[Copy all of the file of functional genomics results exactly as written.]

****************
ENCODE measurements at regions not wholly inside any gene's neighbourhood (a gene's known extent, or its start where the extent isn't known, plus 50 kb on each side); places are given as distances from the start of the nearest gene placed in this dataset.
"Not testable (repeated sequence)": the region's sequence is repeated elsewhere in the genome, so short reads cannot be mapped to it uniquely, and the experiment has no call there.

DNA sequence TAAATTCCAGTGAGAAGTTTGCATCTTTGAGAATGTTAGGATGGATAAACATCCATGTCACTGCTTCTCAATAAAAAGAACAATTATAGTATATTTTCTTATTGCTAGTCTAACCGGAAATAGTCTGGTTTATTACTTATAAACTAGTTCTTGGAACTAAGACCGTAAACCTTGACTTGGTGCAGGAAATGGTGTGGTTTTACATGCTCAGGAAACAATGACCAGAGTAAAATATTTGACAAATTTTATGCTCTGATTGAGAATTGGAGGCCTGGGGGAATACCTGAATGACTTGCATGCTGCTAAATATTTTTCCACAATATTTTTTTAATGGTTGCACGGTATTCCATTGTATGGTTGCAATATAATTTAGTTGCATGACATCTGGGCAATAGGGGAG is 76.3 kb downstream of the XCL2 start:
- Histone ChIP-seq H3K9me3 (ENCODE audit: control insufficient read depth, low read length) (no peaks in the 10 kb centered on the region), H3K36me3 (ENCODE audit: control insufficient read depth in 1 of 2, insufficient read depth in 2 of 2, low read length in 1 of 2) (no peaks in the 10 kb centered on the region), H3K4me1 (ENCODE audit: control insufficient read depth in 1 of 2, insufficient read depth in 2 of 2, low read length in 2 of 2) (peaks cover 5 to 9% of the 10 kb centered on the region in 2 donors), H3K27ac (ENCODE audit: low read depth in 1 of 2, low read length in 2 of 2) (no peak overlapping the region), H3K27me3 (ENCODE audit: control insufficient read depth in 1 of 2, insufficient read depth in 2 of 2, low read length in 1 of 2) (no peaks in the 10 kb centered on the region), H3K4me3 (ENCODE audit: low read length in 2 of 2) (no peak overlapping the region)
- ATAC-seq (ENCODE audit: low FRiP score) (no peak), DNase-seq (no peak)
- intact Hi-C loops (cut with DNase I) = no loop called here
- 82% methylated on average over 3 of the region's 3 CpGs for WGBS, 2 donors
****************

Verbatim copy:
ENCODE measurements at regions not wholly inside any gene's neighbourhood (a gene's known extent, or its start where the extent isn't known, plus 50 kb on each side); places are given as distances from the start of the nearest gene placed in this dataset.
"Not testable (repeated sequence)": the region's sequence is repeated elsewhere in the genome, so short reads cannot be mapped to it uniquely, and the experiment has no call there.

DNA sequence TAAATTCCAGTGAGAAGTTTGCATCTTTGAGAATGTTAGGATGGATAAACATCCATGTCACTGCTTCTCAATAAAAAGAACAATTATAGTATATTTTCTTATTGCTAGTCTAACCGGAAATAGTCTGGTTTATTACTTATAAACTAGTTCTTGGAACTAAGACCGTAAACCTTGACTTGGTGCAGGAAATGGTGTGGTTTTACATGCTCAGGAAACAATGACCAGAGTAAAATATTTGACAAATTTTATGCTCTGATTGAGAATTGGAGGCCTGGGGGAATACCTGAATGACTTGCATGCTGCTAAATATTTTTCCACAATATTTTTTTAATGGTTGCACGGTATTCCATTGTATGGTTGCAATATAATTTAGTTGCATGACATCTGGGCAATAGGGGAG is 76.3 kb downstream of the XCL2 start:
- Histone ChIP-seq H3K9me3 (ENCODE audit: control insufficient read depth, low read length) (no peaks in the 10 kb centered on the region), H3K36me3 (ENCODE audit: control insufficient read depth in 1 of 2, insufficient read depth in 2 of 2, low read length in 1 of 2) (no peaks in the 10 kb centered on the region), H3K4me1 (ENCODE audit: control insufficient read depth in 1 of 2, insufficient read depth in 2 of 2, low read length in 2 of 2) (peaks cover 5 to 9% of the 10 kb centered on the region in 2 donors), H3K27ac (ENCODE audit: low read depth in 1 of 2, low read length in 2 of 2) (no peak overlapping the region), H3K27me3 (ENCODE audit: control insufficient read depth in 1 of 2, insufficient read depth in 2 of 2, low read length in 1 of 2) (no peaks in the 10 kb centered on the region), H3K4me3 (ENCODE audit: low read length in 2 of 2) (no peak overlapping the region)
- ATAC-seq (ENCODE audit: low FRiP score) (no peak), DNase-seq (no peak)
- intact Hi-C loops (cut with DNase I) = no loop called here
- 82% methylated on average over 3 of the region's 3 CpGs for WGBS, 2 donors